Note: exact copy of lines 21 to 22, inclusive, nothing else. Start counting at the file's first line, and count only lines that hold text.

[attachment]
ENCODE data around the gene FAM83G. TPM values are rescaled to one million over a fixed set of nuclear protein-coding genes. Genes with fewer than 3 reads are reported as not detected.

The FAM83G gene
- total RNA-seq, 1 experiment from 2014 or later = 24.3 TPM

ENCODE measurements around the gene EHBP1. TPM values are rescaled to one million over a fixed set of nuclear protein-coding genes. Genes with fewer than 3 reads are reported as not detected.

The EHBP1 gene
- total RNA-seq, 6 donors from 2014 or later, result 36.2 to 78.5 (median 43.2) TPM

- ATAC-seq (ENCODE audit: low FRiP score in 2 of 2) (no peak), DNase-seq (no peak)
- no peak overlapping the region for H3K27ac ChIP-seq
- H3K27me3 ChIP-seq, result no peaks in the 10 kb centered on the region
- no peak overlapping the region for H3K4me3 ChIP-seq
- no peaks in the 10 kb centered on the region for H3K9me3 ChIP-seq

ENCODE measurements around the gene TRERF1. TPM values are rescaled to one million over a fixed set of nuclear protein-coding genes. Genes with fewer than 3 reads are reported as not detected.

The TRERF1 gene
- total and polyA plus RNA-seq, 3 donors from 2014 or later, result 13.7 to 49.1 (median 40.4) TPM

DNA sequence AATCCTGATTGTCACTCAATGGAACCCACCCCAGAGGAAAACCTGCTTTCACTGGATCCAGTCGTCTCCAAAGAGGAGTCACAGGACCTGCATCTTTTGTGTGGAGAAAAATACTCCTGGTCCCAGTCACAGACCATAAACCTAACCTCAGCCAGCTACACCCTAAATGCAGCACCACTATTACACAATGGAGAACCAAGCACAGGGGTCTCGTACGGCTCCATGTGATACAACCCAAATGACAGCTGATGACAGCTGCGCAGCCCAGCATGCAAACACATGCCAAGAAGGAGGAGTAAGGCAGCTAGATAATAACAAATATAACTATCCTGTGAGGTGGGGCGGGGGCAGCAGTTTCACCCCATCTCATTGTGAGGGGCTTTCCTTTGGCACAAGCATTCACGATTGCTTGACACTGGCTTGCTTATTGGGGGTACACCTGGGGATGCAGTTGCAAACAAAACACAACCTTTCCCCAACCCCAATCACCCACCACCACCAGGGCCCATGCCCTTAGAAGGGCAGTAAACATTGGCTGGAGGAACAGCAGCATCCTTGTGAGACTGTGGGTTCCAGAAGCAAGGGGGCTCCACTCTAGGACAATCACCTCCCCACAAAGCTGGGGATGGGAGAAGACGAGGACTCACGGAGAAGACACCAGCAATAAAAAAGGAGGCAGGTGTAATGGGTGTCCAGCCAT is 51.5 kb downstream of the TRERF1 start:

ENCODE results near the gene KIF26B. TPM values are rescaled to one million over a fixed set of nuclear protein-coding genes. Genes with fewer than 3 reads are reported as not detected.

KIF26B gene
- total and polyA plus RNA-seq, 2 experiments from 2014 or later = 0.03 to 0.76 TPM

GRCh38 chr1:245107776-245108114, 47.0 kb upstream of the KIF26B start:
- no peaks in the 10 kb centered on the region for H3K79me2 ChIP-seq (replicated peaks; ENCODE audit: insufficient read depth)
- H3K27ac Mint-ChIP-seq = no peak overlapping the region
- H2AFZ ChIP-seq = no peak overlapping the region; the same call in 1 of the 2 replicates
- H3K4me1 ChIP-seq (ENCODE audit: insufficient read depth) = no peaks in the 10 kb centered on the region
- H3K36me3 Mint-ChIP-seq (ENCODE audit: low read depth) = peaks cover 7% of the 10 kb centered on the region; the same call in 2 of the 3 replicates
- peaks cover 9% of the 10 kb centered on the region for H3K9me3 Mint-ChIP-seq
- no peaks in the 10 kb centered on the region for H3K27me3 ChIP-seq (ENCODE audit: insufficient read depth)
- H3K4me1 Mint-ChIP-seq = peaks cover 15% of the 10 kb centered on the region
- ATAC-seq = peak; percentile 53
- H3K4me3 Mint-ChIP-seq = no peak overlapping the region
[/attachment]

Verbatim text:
- H3K27ac Mint-ChIP-seq = no peak overlapping the region
- H2AFZ ChIP-seq = no peak overlapping the region; the same call in 1 of the 2 replicates